Welcome to my Open Notebook
This is an Open Notebook with Selected Content - Delayed. All content is licenced with CC-BY. Find out more Here.
About my Open Notebook
This is the public face of my Open Notebook, in which I keep all the details of the data, code and documents related to my research. This is an Open Notebook with Selected Content - Delayed and aligns with the principles of the Open Notebook Science (ONS) movement. The private side of my Open Notebook (the closed bit) is private either because it includes unpublished work that I wish to keep embargoed until after publication, or because it is all the gory, messy details of the day-to-day business of writing and rewriting code and prose to analyse data and make sense of the data I am analysing. These elements of the notebook do not look like standalone journal entries and I store my personal archive either hosted by GitHub for the public parts (thanks to their superior integration with Jekyll websites thanks to gh-pages for each repository) or BitBucket for the private bits (thanks to bitbucket's free unlimited private repositories).
The different categories can be thought of as seperate lab notebooks. My projects are connected by being placed into one of these categories.
What is Open Notebook Science? And Why am I doing it?
In 2005 Jean-Claude Bradley launched a web-based initiative called UsefulChem and named his new technique Open Notebook Science (ONS). He described it as a way of doing science in which you make all your research freely available to the public in real time. The proposed benefits include greater impact on the public good and enhanced ability to connect with like-minded collaborators. Proposed risks of ONS practice include being scooped by competitors or falling foul of Journal rules regarding prior publication and licencing of Intellectual Property. To mitigate the proposed risks the concept of ONS was broadened to allow research to be made public after a delay.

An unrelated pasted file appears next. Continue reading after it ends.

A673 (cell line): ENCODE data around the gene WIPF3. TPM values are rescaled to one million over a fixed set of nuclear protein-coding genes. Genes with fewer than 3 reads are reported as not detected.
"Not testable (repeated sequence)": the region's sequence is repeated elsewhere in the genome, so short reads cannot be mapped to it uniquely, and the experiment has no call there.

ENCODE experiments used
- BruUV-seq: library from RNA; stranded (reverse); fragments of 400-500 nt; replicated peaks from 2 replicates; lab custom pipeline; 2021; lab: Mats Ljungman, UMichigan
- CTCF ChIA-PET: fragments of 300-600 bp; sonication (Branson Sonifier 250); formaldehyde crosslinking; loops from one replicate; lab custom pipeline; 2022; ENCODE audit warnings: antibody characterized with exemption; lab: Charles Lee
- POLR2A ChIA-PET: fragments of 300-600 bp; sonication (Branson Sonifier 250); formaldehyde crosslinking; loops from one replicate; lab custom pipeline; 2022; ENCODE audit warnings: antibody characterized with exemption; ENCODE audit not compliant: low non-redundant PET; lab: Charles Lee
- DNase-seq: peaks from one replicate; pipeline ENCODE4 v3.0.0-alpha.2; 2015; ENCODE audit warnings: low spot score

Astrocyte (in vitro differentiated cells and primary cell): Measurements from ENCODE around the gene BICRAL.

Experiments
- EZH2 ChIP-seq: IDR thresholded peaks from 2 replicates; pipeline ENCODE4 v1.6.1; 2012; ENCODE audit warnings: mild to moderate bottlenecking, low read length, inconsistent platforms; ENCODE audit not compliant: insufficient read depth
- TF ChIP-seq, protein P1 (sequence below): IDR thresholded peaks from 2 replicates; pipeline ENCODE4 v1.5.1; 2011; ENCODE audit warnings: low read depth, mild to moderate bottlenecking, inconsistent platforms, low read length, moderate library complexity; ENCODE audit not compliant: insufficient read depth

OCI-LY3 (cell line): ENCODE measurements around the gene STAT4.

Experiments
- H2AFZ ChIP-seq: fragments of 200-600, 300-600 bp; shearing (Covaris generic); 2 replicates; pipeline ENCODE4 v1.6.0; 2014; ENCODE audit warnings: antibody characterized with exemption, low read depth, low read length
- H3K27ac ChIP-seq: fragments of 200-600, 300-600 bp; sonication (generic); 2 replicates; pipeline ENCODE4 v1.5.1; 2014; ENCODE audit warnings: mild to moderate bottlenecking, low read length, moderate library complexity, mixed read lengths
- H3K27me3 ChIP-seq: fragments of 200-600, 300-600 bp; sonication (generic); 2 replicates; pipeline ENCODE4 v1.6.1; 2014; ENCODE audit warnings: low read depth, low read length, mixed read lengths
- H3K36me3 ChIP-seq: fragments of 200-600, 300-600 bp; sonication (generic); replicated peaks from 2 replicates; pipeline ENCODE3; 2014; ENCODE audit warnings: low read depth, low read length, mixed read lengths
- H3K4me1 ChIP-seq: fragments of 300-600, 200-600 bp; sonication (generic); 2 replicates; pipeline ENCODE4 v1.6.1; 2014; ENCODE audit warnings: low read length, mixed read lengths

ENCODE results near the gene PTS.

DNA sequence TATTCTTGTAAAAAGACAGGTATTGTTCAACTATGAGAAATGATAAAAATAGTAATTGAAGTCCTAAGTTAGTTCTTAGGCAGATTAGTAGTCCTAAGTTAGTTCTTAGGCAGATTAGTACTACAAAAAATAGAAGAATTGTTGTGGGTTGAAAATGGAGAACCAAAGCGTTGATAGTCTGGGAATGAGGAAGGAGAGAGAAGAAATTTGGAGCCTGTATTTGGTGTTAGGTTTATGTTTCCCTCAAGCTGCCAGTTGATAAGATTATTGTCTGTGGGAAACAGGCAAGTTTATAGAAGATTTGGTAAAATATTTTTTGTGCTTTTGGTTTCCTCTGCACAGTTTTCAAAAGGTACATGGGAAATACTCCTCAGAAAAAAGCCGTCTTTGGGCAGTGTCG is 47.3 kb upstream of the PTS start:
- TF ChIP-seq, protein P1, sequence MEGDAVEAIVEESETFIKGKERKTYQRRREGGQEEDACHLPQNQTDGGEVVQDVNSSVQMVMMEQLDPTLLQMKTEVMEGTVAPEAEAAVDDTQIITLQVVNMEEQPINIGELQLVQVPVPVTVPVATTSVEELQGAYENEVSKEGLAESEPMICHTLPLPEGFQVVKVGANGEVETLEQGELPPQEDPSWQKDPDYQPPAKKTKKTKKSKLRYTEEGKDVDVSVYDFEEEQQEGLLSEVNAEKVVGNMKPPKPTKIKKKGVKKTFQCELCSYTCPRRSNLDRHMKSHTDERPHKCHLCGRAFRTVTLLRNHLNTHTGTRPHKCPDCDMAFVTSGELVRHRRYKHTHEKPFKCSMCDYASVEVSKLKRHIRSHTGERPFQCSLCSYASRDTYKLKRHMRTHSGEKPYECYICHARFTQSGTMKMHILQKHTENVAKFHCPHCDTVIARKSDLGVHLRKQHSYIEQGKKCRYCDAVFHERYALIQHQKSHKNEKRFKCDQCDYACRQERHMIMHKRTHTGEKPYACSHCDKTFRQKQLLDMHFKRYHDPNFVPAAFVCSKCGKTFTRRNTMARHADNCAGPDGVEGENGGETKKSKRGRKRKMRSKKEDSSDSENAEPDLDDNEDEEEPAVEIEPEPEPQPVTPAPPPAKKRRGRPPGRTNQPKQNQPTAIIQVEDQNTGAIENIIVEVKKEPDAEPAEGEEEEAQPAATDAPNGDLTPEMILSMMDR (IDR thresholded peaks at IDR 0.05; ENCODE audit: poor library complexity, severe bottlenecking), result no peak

In 2010 Carl Boettiger initiated an experiment "to see if any of the purported benefits or supposed risks were well-founded." After three years of his experiment Boettiger reported that his "evidence suggests that the practice of open notebook science can faciliate both the performance and dissemination of research while remaining compatible and even synergistic with academic publishing."
This promising result has inspired me to follow these practices in my own part-time PhD and my full-time work as Data Manager at a University (to the extent I am allowed to by the rules of the University and the willingness of my boss to share our results).